Thank you for publishing Linda Marsa's two-sided view of Ecstasy ("The Highs and Lows of Ecstasy," July 16). In America's weird political climate it must have been a tough call. While Ecstasy and other mind-altering drugs have the potential for great social benefits (high success rates in curing heroin and alcohol addictions, for example) their positive uses are still outweighed by the fact that they are illegal even for therapeutic use by licensed physicians. When will our politicians have the courage to acknowledge that the illegality of drugs is by far the major source of the problems surrounding them? When will enough people wake up to this simple fact and begin electing politicians who will work to undo our modern Prohibition?
Open-minded stories such as Marsa's and your willingness to publish them seem to be almost the only rays of hope for rationality.
The Health section does children a disservice by publishing articles such as "The Highs and Lows of Ecstasy." By featuring anecdotal positive leads, you contribute to a feeling of harmlessness for a very dangerous and illegal drug. The week before, the section featured a column on marijuana. Shouldn't the front page of Health feature healthy stories?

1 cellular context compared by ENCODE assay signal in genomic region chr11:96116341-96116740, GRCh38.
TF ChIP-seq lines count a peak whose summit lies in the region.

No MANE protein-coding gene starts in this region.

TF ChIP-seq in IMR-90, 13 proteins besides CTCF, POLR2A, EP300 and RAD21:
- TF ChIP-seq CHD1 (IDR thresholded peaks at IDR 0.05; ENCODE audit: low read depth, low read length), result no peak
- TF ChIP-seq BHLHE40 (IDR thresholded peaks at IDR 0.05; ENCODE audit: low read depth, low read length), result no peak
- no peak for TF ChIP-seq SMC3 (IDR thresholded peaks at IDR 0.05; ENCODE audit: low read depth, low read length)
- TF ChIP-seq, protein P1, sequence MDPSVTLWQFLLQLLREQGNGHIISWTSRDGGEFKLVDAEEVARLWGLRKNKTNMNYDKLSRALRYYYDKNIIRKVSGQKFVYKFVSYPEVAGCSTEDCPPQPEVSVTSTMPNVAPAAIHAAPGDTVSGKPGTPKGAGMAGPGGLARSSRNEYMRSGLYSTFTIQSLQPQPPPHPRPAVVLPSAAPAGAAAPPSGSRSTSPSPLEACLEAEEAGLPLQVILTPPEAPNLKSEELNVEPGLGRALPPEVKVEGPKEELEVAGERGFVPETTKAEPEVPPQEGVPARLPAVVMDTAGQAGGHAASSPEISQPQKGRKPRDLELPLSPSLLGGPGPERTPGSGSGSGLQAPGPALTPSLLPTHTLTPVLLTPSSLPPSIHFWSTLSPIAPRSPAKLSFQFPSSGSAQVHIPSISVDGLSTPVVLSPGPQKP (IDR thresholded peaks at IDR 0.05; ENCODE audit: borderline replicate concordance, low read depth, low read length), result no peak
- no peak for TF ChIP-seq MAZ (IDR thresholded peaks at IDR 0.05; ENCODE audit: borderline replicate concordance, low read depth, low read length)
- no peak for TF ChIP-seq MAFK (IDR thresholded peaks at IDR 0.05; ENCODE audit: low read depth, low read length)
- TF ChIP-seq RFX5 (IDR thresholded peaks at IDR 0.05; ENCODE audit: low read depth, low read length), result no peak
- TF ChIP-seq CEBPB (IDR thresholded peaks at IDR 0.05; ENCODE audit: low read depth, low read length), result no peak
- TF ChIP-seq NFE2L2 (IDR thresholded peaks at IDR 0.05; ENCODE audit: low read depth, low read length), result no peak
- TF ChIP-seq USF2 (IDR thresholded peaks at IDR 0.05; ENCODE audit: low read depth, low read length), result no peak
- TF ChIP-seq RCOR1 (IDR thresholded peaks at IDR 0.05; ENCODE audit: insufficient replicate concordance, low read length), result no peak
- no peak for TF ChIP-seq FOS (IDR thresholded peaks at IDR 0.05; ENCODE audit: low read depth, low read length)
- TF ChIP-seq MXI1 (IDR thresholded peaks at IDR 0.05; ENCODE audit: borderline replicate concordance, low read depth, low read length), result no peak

"The Highs and Lows of Ecstasy" was a thought-provoking article. The work that the Multidisciplinary Assn. for Psychedelic Research is doing is of particular interest. It is only sad that the "war on drugs" has almost completely precluded the possibility of exploring the value of this potentially very beneficial drug. Politicians are so concerned that someone might use something to feel pleasure that they deny the rest of us the possibility of a wonderful new medicine.
I was fascinated by the article on the emerging use of Ecstasy to resolve depression. The continuous search for miracle drugs accentuates the most obvious fact about current mental health treatment: Most doctors have little idea what causes depression or other mental illness. Thus they are forced to suppress severe mental symptoms through chemical means.
Chinese medicine realizes that depression is a symptom, not a disease. And symptoms have causes. Rather than trying Ecstasy to kill the pain, a more effective and long-lasting approach would be to try an alternative mental health approach: Heal the cause.
Thanks so much for the fair-minded story on the drug Ecstasy (MDMA). This drug is so therapeutically promising that we should be thankful for it. But like most serious tools, it is not a plaything. That's no reason for agencies such as the National Institute for Drug Abuse and the Drug Enforcement Administration to exaggerate about its risks. Like thousands of other drugs, MDMA is a blessing in the right situation, dose and frequency. The negative consequences of misuse, however, do not make a drug evil --not MDMA, not aspirin, not critically dose-dependent heart medicines. Drug warriors: Why don't you grow up?
PAUL M. BISCHKE
Board Member, Drug Policy Reform Group of Minnesota
Ecstasy (MDMA) use is indeed on the rise; and the danger is not the drug itself, but rather the black market created by the illegal nature of the substance. Adulterants such as PMA are much, much more dangerous than the "real thing," and as a result people die. Prohibition is killing more people than drug use ever will.